Be professional. When you submit a résumé, don’t type it in ALL CAPS and please don’t avoid the caps lock like the plague. Know how to use it without looking incompetent. Write in complete sentences with proper grammar. Of course, there will be exceptions, but even with the exceptions, you must keep it professional. You’re building their view of you.
Money is the most common means of measuring wealth. The value of a product or material used as the basis for a monetary system depends on how much others are willing to trade or provide labor in exchange for it. Another factor is the degree of universal acceptance the material or commodity has. If no one outside a community is willing to accept the money in exchange for goods or services, it has no value outside of the society that uses it.
Since I am so close, I won’t ask for more money or be aggressive because I don’t to jeopardize my retirement at 55. Losing 31K less pension plus 8K for medical is a total loss of 39K passive income. It takes $975,000 at 4% to generate 39K. With a better pension of 70K instead of 39K means that both pensions of 132K (70K+52K) will more than cover expenses. Then we can stop buying munis and that 2M of principle can be used to buy a decent place in Hawaii if we choose to. Wife said NO to buying so I have to work on her.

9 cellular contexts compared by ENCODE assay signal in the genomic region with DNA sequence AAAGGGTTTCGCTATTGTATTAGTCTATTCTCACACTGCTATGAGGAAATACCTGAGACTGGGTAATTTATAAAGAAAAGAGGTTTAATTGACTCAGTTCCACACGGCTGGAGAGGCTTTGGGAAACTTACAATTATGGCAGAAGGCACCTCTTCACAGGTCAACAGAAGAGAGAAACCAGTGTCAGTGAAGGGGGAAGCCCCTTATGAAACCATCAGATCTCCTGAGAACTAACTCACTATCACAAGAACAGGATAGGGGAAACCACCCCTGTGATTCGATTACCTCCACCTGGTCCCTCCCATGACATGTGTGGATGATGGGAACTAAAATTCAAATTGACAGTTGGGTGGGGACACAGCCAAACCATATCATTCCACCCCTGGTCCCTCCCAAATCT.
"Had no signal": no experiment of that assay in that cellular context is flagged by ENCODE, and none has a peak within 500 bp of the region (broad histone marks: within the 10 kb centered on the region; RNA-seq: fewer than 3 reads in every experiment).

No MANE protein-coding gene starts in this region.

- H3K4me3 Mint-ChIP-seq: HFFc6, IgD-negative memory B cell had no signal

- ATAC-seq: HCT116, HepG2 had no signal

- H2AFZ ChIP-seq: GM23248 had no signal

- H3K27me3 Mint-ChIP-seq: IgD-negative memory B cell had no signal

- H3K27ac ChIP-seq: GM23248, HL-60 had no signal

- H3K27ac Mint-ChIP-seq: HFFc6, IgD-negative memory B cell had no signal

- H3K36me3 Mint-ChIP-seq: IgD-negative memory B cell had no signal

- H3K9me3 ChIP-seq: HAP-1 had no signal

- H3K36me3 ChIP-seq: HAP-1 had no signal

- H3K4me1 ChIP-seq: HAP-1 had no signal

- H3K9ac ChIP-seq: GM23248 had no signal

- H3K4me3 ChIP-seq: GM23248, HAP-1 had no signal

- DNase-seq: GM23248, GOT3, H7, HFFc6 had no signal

Safety. Shit happens, so it’s best to create a Safety Net savings account with $500–$1000 for emergencies. Now listen: do not touch this money unless there is a true emergency (car repairs, medical bills, job loss, etc.). Your Safety Net will allow you to stay on budget even when life punches you in the face. Over time, once you’re out of debt (step 3 below), your Safety Net will grow to include several months of income. But for now, worry only about the first $500–$1000 to start, which you’ll want to keep in a separate Safety Net account to avoid temptation (more on that below).

Fall In Love With Financial Freedom


Webinars are quite possibly one of the most potent ways you can make an exorbitant amount of money online. You'll need an audience to train and you'll need to know what you're talking about. Of course, this usually requires having a website and some semblance of an online presence. However, people can still do webinars without all of that. For example, you might have a sizable social media following and you train them every week on something to do with social media. But you will need a product to embed and sell at some point. Don't worry about it in the beginning. In my experience, the best webinar platform out there is GoToWebinar.